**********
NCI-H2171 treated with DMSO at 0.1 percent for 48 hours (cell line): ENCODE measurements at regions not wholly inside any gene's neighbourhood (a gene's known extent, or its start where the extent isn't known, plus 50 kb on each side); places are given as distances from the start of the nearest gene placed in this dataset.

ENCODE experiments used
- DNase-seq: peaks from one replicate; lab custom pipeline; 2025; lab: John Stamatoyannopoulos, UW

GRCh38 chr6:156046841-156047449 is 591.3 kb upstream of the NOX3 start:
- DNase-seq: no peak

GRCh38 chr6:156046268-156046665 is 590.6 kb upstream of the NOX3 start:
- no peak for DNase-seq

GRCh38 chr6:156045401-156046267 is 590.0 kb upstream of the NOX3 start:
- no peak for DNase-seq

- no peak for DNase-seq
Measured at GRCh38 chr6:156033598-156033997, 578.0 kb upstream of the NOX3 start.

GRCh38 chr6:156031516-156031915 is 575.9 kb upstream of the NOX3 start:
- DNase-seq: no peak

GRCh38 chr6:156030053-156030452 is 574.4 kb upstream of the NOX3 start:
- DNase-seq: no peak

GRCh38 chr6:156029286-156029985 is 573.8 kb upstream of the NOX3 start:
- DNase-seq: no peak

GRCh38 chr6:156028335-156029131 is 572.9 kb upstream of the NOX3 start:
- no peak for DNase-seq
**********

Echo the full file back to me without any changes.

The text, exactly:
NCI-H2171 treated with DMSO at 0.1 percent for 48 hours (cell line): ENCODE measurements at regions not wholly inside any gene's neighbourhood (a gene's known extent, or its start where the extent isn't known, plus 50 kb on each side); places are given as distances from the start of the nearest gene placed in this dataset.

ENCODE experiments used
- DNase-seq: peaks from one replicate; lab custom pipeline; 2025; lab: John Stamatoyannopoulos, UW

GRCh38 chr6:156046841-156047449 is 591.3 kb upstream of the NOX3 start:
- DNase-seq: no peak

GRCh38 chr6:156046268-156046665 is 590.6 kb upstream of the NOX3 start:
- no peak for DNase-seq

GRCh38 chr6:156045401-156046267 is 590.0 kb upstream of the NOX3 start:
- no peak for DNase-seq

- no peak for DNase-seq
Measured at GRCh38 chr6:156033598-156033997, 578.0 kb upstream of the NOX3 start.

GRCh38 chr6:156031516-156031915 is 575.9 kb upstream of the NOX3 start:
- DNase-seq: no peak

GRCh38 chr6:156030053-156030452 is 574.4 kb upstream of the NOX3 start:
- DNase-seq: no peak

GRCh38 chr6:156029286-156029985 is 573.8 kb upstream of the NOX3 start:
- DNase-seq: no peak

GRCh38 chr6:156028335-156029131 is 572.9 kb upstream of the NOX3 start:
- no peak for DNase-seq